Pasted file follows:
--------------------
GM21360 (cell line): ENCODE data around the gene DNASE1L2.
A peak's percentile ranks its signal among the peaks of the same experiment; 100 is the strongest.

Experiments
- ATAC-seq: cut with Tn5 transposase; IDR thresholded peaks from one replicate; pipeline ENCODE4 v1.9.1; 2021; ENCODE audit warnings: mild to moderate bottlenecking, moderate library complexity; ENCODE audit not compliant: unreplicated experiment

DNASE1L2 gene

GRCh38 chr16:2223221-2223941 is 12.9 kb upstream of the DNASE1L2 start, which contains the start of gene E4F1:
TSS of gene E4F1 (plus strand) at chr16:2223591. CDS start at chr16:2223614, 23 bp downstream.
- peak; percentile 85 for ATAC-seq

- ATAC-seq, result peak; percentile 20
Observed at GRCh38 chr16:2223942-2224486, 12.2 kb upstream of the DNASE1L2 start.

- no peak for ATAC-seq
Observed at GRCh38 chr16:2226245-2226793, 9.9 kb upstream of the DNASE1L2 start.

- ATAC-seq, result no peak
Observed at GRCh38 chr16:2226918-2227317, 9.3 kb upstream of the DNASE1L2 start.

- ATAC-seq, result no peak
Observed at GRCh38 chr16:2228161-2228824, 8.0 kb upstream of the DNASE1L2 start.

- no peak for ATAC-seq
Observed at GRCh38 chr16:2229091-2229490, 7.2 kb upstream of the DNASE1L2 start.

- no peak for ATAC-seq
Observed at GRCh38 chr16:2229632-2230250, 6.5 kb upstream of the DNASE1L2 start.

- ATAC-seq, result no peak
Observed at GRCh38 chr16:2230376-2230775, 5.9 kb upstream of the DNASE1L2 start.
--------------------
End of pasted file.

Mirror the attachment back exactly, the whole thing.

GM21360 (cell line): ENCODE data around the gene DNASE1L2.
A peak's percentile ranks its signal among the peaks of the same experiment; 100 is the strongest.

Experiments
- ATAC-seq: cut with Tn5 transposase; IDR thresholded peaks from one replicate; pipeline ENCODE4 v1.9.1; 2021; ENCODE audit warnings: mild to moderate bottlenecking, moderate library complexity; ENCODE audit not compliant: unreplicated experiment

DNASE1L2 gene

GRCh38 chr16:2223221-2223941 is 12.9 kb upstream of the DNASE1L2 start, which contains the start of gene E4F1:
TSS of gene E4F1 (plus strand) at chr16:2223591. CDS start at chr16:2223614, 23 bp downstream.
- peak; percentile 85 for ATAC-seq

- ATAC-seq, result peak; percentile 20
Observed at GRCh38 chr16:2223942-2224486, 12.2 kb upstream of the DNASE1L2 start.

- no peak for ATAC-seq
Observed at GRCh38 chr16:2226245-2226793, 9.9 kb upstream of the DNASE1L2 start.

- ATAC-seq, result no peak
Observed at GRCh38 chr16:2226918-2227317, 9.3 kb upstream of the DNASE1L2 start.

- ATAC-seq, result no peak
Observed at GRCh38 chr16:2228161-2228824, 8.0 kb upstream of the DNASE1L2 start.

- no peak for ATAC-seq
Observed at GRCh38 chr16:2229091-2229490, 7.2 kb upstream of the DNASE1L2 start.

- no peak for ATAC-seq
Observed at GRCh38 chr16:2229632-2230250, 6.5 kb upstream of the DNASE1L2 start.

- ATAC-seq, result no peak
Observed at GRCh38 chr16:2230376-2230775, 5.9 kb upstream of the DNASE1L2 start.